Wastewater from the agro-food industry is particularly suited because of its high biodegradability. The numerous electroactive and complimentary non-electroactive microorganisms convert the chemical energy stored in the chemical components of wastewater or biomass into electrical energy. With its low thermal efficiency, the Carnot thermodynamic cycle at an ideal thermal machine is avoided by this direct conversion of chemical energy to electrical energy. Theoretically, MFCs are comparable to traditional fuel cells in that they can achieve higher efficiency (>70%). Additionally, because wastewater is used, it is a renewable energy source whose "fuel" supply can be managed somewhat more readily than wind turbines, where the wind can't be controlled at all, and photovoltaics, where the sun can't be controlled but is predictable. This is helpful whether it's used as a distributed power unit or as a component of a smart grid. Of However, because microorganisms are involved in the production of power, its performance is not entirely under control. In contrast to biomass thermal units, the amount of energy produced by bacteria varies over time and is proportionate to their development as long as they are fed with organic materials that have a relatively constant calorific value. Although maximum power densities and chemical oxygen demand efficiencies in cross-laboratory research on MFCs using domestic wastewater in identical single-chamber MFCs have been very similar, starting times and acclimation stages have varied due to the diversity of the microbial populations [4-7].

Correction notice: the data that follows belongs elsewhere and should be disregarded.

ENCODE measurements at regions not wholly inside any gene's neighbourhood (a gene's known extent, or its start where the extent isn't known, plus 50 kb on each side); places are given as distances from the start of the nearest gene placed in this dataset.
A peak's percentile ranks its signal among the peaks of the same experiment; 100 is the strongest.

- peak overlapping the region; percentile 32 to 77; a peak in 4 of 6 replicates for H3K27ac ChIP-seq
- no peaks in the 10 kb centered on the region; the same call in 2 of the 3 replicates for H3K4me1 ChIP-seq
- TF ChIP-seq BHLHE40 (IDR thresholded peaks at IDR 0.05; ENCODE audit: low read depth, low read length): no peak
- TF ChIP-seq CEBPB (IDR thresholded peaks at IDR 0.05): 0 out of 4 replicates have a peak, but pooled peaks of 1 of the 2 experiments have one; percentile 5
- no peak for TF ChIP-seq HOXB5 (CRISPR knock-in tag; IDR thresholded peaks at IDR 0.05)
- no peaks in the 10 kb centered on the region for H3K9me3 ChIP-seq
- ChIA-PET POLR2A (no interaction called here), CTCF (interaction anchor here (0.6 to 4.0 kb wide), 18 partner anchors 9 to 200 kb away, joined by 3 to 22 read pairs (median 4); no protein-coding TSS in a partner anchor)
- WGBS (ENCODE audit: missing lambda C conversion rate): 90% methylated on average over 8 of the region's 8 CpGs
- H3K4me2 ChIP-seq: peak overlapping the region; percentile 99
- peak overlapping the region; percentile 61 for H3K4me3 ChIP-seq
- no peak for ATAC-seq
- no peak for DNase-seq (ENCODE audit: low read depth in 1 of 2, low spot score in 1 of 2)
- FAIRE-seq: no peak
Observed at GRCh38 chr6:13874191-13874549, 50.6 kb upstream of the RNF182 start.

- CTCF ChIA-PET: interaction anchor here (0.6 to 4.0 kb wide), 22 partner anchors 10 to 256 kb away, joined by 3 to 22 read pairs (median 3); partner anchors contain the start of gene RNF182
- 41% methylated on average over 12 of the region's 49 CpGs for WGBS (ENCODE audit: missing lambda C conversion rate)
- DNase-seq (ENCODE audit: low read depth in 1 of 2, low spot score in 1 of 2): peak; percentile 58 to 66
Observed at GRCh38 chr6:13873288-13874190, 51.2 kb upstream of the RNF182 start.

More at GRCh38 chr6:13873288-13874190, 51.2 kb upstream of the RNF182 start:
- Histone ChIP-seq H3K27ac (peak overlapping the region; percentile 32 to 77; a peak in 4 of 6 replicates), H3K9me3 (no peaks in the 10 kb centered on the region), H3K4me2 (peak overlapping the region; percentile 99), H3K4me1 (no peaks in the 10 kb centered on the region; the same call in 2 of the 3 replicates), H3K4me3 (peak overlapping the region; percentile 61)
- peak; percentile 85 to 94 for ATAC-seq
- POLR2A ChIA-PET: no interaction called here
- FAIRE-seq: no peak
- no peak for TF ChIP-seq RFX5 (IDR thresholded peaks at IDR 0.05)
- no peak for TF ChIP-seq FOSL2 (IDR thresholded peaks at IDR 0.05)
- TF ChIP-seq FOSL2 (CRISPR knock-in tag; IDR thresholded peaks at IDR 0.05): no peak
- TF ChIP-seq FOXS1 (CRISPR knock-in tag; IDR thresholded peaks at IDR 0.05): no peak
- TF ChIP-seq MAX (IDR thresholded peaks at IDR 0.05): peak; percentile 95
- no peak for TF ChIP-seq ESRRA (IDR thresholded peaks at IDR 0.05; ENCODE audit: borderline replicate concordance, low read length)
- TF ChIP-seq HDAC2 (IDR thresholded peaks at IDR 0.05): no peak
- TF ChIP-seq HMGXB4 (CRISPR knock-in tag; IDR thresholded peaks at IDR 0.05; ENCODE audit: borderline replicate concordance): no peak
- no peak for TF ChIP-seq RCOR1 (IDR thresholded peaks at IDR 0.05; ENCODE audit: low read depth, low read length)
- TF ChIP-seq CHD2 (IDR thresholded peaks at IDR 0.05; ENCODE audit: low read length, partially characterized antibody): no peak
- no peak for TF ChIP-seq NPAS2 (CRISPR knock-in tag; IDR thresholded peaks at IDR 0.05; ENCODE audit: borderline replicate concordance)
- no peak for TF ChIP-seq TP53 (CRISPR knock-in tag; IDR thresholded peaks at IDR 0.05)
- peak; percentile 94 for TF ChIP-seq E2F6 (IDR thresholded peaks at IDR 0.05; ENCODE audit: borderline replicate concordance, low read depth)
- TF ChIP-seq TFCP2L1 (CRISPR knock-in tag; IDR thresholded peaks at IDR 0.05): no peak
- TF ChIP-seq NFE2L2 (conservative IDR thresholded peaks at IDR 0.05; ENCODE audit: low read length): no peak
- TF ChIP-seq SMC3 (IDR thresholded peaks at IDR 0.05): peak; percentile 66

In conclusion, a variety of criteria have been used to evaluate the MFCs economically, and the findings have been mixed. The MFC was not a financially feasible source of power in 2006. The same result was obtained when the typical values of the power level, efficiency (from power input to electrical output), technical lifespan, capital cost per installed nominal active power, and capacity factor for conventional fuel cells, conventional renewable energy sources, and traditional power plants were taken into account. However, because full-scale wastewater treatment plants do not yet exist and only a small number of scaling-up trials have been examined in actual plant conditions, the application of the MFC in a wastewater treatment plant will result in the economic viability of the investment if the cost of wastewater treatment is significantly reduced. Similar to this, the production of electric power using bioelectrochemical processes is extremely promising provided that pilot studies and focused future research are carried out with positive outcomes.